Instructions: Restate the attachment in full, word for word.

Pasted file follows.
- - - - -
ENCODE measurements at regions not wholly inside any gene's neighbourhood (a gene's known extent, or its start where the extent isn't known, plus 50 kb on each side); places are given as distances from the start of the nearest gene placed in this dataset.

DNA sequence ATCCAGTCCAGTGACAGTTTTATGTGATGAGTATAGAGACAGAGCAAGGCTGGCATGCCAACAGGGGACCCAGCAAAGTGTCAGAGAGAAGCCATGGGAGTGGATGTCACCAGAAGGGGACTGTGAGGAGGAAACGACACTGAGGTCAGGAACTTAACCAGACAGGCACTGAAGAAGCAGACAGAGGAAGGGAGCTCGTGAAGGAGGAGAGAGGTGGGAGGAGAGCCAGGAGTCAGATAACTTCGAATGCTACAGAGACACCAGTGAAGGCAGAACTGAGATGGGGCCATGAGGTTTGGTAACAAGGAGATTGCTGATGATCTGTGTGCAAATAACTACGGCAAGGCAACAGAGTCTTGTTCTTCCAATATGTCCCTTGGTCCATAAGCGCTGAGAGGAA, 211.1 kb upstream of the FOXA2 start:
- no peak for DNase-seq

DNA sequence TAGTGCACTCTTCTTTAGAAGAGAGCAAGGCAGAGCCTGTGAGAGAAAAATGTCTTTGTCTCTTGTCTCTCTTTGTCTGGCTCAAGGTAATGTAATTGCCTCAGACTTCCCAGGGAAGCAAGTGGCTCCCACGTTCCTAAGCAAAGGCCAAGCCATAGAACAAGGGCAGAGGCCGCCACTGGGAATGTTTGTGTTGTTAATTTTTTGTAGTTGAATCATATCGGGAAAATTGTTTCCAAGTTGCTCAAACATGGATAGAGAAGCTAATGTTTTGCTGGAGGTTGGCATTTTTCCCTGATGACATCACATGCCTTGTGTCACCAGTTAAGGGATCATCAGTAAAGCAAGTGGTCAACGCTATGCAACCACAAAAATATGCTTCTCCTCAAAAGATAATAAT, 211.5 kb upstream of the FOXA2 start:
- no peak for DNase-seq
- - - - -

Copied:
ENCODE measurements at regions not wholly inside any gene's neighbourhood (a gene's known extent, or its start where the extent isn't known, plus 50 kb on each side); places are given as distances from the start of the nearest gene placed in this dataset.

DNA sequence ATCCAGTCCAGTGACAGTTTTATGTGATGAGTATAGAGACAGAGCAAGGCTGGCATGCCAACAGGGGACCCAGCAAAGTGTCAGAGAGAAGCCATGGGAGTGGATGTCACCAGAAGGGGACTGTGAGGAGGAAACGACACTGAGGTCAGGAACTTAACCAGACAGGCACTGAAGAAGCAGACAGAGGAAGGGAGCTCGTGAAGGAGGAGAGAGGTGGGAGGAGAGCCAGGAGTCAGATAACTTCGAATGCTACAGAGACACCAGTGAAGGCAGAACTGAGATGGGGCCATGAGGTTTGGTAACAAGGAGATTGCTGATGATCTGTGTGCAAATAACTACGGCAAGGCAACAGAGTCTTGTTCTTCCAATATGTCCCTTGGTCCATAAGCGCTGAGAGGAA, 211.1 kb upstream of the FOXA2 start:
- no peak for DNase-seq

DNA sequence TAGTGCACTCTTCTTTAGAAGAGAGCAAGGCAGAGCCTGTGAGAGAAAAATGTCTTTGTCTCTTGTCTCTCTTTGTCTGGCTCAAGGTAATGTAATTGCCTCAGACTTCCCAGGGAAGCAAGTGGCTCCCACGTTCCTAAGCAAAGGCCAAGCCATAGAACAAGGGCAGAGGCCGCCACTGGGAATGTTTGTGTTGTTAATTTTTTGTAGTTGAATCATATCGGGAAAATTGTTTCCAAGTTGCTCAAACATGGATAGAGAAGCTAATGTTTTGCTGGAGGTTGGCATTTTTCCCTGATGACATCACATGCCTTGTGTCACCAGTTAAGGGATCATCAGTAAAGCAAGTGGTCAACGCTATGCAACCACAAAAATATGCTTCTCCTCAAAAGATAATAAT, 211.5 kb upstream of the FOXA2 start:
- no peak for DNase-seq